5 Sneaky Ways to Spot a Fake Amazon Review

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If you’ve come to rely on the convenience of one-click shopping, you probably rely on Amazon reviews to make a lot of purchasing decisions.

The problem: How do you spot fake reviews on Amazon?

Companies that promote their products with fake reviews have gotten a lot more sophisticated. They’re turning away from bot-generated reviews and those written by foreign workers with limited English skills because Amazon’s algorithms have gotten smart enough to spot them.

Instead, they’re creating private groups on platforms like Facebook to recruit people to buy their products. They typically offer a full refund via PayPal in exchange for a five-star review. Many now require photos or videos, as well. About 15% offer a commission on top of the refund, according to a January 2021 research paper called “The Market for Fake Reviews.”

While the 2021 paper notes that Amazon eventually deletes about one-third of fake reviews, researchers found an average lag time of over 100 days between when a fake review is posted and its deletion. That provides plenty of time for customers to waste their money on low-quality products and even those that could be unsafe.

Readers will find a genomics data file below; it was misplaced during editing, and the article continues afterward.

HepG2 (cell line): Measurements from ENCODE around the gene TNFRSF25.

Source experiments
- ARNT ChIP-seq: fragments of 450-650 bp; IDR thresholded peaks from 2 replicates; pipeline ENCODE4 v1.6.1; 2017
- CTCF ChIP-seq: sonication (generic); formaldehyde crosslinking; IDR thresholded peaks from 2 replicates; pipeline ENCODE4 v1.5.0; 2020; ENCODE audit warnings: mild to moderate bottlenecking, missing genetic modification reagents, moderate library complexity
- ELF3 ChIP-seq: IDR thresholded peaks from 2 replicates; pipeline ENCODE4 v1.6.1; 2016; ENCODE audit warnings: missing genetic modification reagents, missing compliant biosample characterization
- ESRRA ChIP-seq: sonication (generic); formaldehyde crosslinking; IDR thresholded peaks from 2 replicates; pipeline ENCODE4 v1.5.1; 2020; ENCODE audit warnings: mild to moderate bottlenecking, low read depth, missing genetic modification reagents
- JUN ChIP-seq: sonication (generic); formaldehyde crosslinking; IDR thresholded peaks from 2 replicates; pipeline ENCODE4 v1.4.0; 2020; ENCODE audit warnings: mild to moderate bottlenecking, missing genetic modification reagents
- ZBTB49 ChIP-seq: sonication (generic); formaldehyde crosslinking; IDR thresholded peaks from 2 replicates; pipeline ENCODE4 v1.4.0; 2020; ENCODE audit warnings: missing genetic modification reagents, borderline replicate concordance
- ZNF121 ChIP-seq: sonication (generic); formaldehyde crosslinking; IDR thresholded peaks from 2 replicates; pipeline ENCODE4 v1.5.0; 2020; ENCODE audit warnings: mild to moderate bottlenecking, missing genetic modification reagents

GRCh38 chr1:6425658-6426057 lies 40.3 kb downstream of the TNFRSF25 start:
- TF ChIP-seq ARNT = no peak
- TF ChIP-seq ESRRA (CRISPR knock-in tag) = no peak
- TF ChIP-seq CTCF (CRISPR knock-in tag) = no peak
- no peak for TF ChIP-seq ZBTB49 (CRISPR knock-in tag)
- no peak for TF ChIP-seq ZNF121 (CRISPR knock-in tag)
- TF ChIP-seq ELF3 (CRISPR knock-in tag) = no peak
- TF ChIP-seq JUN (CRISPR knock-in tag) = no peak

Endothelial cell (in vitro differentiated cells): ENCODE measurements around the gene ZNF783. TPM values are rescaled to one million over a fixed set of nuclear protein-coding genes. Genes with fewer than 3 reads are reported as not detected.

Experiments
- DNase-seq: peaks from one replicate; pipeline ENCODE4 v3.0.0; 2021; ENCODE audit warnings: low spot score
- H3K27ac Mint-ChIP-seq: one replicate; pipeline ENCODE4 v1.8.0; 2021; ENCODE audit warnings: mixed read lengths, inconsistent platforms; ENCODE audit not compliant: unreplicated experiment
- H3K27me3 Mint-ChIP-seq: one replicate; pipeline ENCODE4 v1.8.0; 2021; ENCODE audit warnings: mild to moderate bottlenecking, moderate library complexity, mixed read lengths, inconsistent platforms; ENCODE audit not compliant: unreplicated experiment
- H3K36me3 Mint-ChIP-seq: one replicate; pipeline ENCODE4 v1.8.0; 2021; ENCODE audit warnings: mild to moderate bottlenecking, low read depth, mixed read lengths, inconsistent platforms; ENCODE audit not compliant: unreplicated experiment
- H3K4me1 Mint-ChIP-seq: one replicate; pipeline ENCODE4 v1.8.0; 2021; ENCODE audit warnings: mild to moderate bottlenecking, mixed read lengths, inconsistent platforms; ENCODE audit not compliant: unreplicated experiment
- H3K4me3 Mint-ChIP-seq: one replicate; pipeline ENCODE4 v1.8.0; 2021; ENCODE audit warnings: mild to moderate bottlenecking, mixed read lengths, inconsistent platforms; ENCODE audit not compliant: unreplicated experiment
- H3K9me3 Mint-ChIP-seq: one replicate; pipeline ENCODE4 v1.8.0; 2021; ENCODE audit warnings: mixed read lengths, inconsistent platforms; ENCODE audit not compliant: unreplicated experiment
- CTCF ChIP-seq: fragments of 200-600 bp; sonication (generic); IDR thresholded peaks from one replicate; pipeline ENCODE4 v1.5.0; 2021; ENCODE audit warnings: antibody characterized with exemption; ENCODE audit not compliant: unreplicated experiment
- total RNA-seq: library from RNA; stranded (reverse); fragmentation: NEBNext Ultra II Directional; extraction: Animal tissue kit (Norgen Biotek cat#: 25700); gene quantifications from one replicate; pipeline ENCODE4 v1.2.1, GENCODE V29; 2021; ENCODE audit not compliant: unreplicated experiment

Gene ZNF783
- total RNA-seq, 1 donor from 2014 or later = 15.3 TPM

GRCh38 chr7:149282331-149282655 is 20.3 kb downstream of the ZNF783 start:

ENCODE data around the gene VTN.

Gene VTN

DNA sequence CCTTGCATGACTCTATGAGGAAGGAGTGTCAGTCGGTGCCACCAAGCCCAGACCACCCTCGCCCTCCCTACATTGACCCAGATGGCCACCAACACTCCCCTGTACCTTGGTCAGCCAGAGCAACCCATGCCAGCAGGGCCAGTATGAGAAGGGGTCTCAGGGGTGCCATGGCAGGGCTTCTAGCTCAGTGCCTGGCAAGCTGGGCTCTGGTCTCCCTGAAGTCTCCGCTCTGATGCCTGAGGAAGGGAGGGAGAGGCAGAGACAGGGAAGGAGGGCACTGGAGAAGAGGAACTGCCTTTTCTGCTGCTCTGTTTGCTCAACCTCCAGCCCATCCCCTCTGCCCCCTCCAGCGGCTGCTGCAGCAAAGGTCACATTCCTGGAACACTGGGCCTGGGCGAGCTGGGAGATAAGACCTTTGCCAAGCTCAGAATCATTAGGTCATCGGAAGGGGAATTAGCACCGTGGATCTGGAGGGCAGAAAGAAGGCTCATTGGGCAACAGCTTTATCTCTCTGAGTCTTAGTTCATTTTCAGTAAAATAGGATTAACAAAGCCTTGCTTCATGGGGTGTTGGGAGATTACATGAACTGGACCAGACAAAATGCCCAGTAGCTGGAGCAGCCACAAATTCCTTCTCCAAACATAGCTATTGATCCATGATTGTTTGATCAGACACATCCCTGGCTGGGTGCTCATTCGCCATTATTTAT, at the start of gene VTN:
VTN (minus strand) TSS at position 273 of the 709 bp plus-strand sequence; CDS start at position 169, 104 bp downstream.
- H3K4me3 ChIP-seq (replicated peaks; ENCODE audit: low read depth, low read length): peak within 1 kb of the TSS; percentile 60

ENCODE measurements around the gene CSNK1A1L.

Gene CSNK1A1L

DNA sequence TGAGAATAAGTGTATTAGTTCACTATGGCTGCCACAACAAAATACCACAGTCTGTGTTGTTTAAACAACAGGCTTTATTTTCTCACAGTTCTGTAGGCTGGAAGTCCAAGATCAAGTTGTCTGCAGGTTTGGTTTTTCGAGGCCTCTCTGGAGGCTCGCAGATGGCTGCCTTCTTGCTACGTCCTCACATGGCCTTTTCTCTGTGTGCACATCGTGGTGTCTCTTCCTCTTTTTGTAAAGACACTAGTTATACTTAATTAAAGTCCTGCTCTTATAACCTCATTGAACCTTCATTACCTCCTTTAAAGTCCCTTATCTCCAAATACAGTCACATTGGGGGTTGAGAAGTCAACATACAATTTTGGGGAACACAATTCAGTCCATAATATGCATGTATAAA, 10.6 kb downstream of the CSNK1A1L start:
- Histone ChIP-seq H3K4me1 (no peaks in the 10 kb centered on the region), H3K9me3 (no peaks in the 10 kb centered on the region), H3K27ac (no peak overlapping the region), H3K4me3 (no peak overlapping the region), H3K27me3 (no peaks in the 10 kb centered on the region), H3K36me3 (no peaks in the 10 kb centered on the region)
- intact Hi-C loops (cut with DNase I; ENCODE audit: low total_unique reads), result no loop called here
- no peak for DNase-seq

We found 11 ways to score free stuff on Amazon — and not just from product reviews.

How to Tell if Amazon Reviews Are Fake

There’s no foolproof way to distinguish legitimate reviews from phony ones. Plus, since many of these fake review writers have technically purchased the item, seeing the “Verified Purchase” label on a positive review is increasingly meaningless. But these five tactics will help you spot fake Amazon reviews.

1. Use a Browser Extension or App to Spot Misleading Reviews